Heat stress in horses
Hot weather is a challenge for hard-working horses – on a trail ride, gathering cattle, or competing in performance classes. Heat is produced by working muscles, and is usually dissipated by sweat evaporation into cooler air. If air temperature/humidity is high, however, it’s more difficult to get rid of body heat and the horse becomes hotter.
Dr. David Marlin, a British equine exercise physiologist and visiting professor at Oklahoma State University, says that if air is cool and dry about 85 percent of the heat loss will be through the skin surface. About 15 percent is lost through the respiratory tract. A hot horse may pant – for more air exchange.”
A small, light muscled horse that doesn’t have much body fat does better in the heat than a bigger, fatter horse. “Body fat insulates and retards heat loss. The bigger the body, the more disadvantage. A small horse has more body surface per total body mass,” explains Marlin.
“Horses can get heat stroke after intense exercise for short periods, but the most serious heat stroke occurs after prolonged exercise,” says Marlin. A fit horse is usually at less risk than a soft, fat horse because he has more efficient muscles and produces less body heat while working, and sweats more efficiently without dehydrating so much. Access to salt is important to replace what’s lost through sweat.
Heat stroke can lead to unsteadiness, and then the horse may collapse – unable to get up. “He may go into convulsions due to swelling/damage in the brain, become comatose and die,” Marlin says.
Since dehydration (from continual sweating) is a big factor in risk for heat stroke, make sure the horse drinks plenty of water when working. He can’t produce sweat if he doesn’t keep drinking. Offer water between classes at a show. Let him drink at every stream or water source when out on the trail or gathering cattle. Drinking water will not cause colic or founder, if it’s not ice-cold. If the only water available is extremely cold, limit his intake and give him several opportunities to drink.
“The more he drinks, the more he replenishes his reserves for sweating, and the more urine he produces,” explains Dr. Barney Fleming (a South Dakota veterinarian who monitors horses on endurance rides). “The more he urinates, the more heat goes out from the body core; the urine brings a lot of heat with it,” he says.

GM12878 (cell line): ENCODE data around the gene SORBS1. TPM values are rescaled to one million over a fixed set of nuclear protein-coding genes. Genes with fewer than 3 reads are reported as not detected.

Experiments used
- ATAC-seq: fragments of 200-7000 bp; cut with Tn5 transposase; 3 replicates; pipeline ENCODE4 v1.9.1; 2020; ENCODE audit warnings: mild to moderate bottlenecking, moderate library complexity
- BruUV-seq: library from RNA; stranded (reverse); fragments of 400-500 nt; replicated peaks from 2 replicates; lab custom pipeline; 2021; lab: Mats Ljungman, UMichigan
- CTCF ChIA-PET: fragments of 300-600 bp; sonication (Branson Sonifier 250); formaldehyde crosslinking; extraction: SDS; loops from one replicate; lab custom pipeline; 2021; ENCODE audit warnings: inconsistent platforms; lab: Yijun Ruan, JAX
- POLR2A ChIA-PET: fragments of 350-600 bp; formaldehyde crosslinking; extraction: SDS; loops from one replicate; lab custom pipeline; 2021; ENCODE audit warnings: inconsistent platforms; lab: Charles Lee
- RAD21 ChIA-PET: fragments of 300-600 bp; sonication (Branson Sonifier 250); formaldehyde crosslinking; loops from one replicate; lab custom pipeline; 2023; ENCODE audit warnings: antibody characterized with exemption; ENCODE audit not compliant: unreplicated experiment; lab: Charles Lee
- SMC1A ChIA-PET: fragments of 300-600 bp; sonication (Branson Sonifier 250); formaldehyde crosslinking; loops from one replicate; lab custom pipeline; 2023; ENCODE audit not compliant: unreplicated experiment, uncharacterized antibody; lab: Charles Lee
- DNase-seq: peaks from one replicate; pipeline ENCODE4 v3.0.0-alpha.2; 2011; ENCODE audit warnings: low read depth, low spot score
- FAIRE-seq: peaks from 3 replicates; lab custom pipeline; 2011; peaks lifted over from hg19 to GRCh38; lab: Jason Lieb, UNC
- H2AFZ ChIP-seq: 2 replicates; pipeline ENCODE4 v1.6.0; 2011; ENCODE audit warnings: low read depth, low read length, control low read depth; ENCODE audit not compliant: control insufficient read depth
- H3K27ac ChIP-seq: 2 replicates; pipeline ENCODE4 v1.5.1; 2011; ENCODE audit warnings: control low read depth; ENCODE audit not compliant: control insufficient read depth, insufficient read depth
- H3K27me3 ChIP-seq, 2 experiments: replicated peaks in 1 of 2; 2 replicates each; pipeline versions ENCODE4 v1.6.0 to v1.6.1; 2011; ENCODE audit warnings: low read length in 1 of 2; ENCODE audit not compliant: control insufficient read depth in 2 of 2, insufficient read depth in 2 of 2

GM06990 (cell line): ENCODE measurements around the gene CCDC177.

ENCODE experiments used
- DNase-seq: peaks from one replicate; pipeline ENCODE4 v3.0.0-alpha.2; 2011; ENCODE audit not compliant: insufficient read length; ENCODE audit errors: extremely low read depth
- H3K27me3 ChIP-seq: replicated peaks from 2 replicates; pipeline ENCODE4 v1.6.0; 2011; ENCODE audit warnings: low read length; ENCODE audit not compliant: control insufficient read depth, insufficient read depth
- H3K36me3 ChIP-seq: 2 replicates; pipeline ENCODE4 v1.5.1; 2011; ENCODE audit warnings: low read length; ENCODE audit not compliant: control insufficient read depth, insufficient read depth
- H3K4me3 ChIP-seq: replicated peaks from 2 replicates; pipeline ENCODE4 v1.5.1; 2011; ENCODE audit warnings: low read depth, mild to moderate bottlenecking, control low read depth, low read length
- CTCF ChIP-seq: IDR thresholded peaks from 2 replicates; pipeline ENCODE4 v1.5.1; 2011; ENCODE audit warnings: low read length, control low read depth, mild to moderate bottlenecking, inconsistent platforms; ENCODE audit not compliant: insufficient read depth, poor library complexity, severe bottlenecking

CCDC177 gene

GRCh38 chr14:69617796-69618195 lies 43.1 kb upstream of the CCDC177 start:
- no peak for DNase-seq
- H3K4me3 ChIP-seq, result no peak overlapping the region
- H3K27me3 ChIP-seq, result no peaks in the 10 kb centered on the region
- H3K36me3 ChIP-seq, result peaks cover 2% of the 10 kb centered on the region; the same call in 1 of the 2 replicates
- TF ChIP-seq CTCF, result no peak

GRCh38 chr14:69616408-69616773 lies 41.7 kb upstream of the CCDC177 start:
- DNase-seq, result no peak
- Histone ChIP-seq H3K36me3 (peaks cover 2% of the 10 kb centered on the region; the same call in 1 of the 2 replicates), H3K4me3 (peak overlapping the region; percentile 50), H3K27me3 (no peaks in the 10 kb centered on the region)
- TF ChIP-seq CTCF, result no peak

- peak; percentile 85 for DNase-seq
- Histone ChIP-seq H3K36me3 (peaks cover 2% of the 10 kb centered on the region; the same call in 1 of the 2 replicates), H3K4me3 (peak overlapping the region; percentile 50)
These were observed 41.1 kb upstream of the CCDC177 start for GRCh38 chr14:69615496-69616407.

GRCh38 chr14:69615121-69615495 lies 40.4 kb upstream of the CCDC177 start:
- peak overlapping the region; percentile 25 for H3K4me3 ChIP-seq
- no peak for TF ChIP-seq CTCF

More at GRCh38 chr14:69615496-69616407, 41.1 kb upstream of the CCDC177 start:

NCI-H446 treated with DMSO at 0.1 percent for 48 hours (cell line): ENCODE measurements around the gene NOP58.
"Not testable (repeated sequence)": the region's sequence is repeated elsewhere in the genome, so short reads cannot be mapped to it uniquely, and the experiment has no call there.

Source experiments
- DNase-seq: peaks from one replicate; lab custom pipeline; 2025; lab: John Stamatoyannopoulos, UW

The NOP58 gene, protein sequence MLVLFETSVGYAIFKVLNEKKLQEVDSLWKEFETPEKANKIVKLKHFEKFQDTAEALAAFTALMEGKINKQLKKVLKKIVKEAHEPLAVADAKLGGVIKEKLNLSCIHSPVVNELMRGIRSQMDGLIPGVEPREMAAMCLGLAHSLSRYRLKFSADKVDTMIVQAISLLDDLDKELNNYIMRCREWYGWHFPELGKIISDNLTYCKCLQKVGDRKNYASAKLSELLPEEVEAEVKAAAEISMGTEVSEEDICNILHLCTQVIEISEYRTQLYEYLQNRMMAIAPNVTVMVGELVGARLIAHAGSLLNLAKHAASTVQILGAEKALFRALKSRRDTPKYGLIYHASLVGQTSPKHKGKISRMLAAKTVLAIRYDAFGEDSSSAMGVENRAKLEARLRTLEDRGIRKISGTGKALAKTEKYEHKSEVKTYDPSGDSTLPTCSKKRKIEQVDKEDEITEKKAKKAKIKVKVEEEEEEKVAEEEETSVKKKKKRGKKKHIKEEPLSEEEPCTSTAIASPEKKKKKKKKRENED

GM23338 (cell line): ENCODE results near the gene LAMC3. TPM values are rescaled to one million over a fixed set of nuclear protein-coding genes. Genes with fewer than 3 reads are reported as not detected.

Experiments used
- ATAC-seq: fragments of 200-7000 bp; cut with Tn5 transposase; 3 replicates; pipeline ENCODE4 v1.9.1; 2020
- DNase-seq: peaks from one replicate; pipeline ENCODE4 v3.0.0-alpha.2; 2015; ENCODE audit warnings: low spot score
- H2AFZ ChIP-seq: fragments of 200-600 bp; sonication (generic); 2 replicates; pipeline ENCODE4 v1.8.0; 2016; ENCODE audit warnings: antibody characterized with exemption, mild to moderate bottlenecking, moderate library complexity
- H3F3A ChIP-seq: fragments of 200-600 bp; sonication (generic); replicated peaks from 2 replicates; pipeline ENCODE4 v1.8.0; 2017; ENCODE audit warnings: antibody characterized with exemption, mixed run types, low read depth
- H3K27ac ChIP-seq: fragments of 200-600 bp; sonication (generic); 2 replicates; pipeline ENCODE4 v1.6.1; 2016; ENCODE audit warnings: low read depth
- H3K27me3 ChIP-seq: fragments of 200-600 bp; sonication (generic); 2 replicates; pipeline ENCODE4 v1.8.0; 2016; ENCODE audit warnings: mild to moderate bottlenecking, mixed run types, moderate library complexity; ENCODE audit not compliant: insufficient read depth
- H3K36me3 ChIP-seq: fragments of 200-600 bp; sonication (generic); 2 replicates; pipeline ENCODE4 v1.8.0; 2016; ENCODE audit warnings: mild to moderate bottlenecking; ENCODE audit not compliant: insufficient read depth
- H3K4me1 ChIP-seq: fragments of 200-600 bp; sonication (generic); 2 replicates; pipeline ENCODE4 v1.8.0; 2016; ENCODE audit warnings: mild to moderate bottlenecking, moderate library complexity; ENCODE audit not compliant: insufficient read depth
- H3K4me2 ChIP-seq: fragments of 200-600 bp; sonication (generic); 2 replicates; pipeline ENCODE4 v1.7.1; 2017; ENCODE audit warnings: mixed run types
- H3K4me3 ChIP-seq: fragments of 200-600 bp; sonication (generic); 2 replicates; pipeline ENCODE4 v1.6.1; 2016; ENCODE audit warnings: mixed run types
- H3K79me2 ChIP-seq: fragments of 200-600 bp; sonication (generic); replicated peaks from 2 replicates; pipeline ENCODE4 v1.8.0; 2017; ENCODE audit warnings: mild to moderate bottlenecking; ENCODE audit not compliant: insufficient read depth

Avoid strenuous work during the hottest part of the day. Ride early morning or late evening, if possible. Mornings are usually best; the air is not as warm and humid. Do strenuous work in short stints, alternating with walking or rest so the horse can stop sweating so heavily. He can work longer that way, with less risk for heat exhaustion.
Monitor vital signs and sweating, and know when to slow down. “Find out what your horse’s normal resting body temperature is,” says Fleming. “Some horses are 99 degrees while others are always 101. The horse that is 99 all the time has a better chance to go farther before he overheats into a danger zone. A horse that’s 101 all the time doesn’t have as far to go before he gets into trouble.”
Fleming uses electronic human thermometers. “You punch a button and stick it in the horse’s rectum until it beeps. Just remember that rectal temperature is about a degree lower than the horse’s core temperature. If his rectal temperature is 103 he’s borderline on safety because his core temperature is hotter than that. This is still a safe point to stop, however, and try to reverse the climbing temperature,” says Fleming.
Caring for an overheated horse
Using lukewarm water all over the horse works fine in a hot, dry climate. Water evaporates quickly into the dry air, cooling the body.
“If it’s hot and humid, use cold water,” says Marlin. “Some people don’t use enough water. They pour a little down the neck but not over the rest of the horse because they think it might damage the muscles. But the neck is only one-sixth of the total area you could be using to cool the horse. Don’t just focus on areas where veins run close to the surface. It used to be popular to hold bags of ice over the jugular vein. But you are cooling only a small amount of blood going past one part of the body,” he explains.
“It’s not as important to scrape off the water (as it heats up on the horse) as it is to keep putting more water on – getting more volume moving over the horse. As it flows off it takes heat with it,” he says.
Keep monitoring the horse’s temperature, to see if starts dropping. “It’s hard sometimes to get an accurate temperature reading from a hot, exhausted horse because the anal sphincter is loose. If he has a normal rectal temperature, be suspicious that it’s not reflecting the true temperature of the horse,” Marlin says.
If the horse is hot and seriously dehydrated, he needs IV fluids. “If he isn’t responding to cooling, get veterinary help. Heat stroke can progress rapidly into a life threatening situation. Horses that have had heat stroke are also at risk for laminitis, severe muscle damage or organ damage and these can kill them even if the heat stroke doesn’t.”
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As a routine management matter, the Teddy Roosevelt National Park plans to remove a few horses from its herd.